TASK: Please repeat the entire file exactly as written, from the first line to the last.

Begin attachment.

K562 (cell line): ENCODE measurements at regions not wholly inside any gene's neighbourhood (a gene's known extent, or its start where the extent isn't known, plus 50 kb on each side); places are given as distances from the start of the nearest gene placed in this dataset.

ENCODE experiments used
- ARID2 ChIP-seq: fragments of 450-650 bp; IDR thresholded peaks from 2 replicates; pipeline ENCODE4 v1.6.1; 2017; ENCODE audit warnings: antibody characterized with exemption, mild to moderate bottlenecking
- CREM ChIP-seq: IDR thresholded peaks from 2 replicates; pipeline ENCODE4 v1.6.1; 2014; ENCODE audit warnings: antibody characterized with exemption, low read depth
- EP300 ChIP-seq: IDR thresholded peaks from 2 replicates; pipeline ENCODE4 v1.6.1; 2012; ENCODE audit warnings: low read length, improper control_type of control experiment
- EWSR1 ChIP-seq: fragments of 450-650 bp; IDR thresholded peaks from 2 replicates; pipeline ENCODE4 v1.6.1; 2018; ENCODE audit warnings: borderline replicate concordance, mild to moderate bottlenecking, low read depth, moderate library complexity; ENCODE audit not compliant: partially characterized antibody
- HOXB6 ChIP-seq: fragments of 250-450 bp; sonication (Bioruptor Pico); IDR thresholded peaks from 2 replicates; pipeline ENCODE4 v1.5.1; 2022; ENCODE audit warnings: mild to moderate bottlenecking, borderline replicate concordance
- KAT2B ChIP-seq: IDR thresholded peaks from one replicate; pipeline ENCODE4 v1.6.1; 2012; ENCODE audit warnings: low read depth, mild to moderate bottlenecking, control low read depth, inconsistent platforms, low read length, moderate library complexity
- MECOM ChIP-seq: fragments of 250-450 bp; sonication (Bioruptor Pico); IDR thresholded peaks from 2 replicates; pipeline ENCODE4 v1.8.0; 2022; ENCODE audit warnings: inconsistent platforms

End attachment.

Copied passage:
K562 (cell line): ENCODE measurements at regions not wholly inside any gene's neighbourhood (a gene's known extent, or its start where the extent isn't known, plus 50 kb on each side); places are given as distances from the start of the nearest gene placed in this dataset.

ENCODE experiments used
- ARID2 ChIP-seq: fragments of 450-650 bp; IDR thresholded peaks from 2 replicates; pipeline ENCODE4 v1.6.1; 2017; ENCODE audit warnings: antibody characterized with exemption, mild to moderate bottlenecking
- CREM ChIP-seq: IDR thresholded peaks from 2 replicates; pipeline ENCODE4 v1.6.1; 2014; ENCODE audit warnings: antibody characterized with exemption, low read depth
- EP300 ChIP-seq: IDR thresholded peaks from 2 replicates; pipeline ENCODE4 v1.6.1; 2012; ENCODE audit warnings: low read length, improper control_type of control experiment
- EWSR1 ChIP-seq: fragments of 450-650 bp; IDR thresholded peaks from 2 replicates; pipeline ENCODE4 v1.6.1; 2018; ENCODE audit warnings: borderline replicate concordance, mild to moderate bottlenecking, low read depth, moderate library complexity; ENCODE audit not compliant: partially characterized antibody
- HOXB6 ChIP-seq: fragments of 250-450 bp; sonication (Bioruptor Pico); IDR thresholded peaks from 2 replicates; pipeline ENCODE4 v1.5.1; 2022; ENCODE audit warnings: mild to moderate bottlenecking, borderline replicate concordance
- KAT2B ChIP-seq: IDR thresholded peaks from one replicate; pipeline ENCODE4 v1.6.1; 2012; ENCODE audit warnings: low read depth, mild to moderate bottlenecking, control low read depth, inconsistent platforms, low read length, moderate library complexity
- MECOM ChIP-seq: fragments of 250-450 bp; sonication (Bioruptor Pico); IDR thresholded peaks from 2 replicates; pipeline ENCODE4 v1.8.0; 2022; ENCODE audit warnings: inconsistent platforms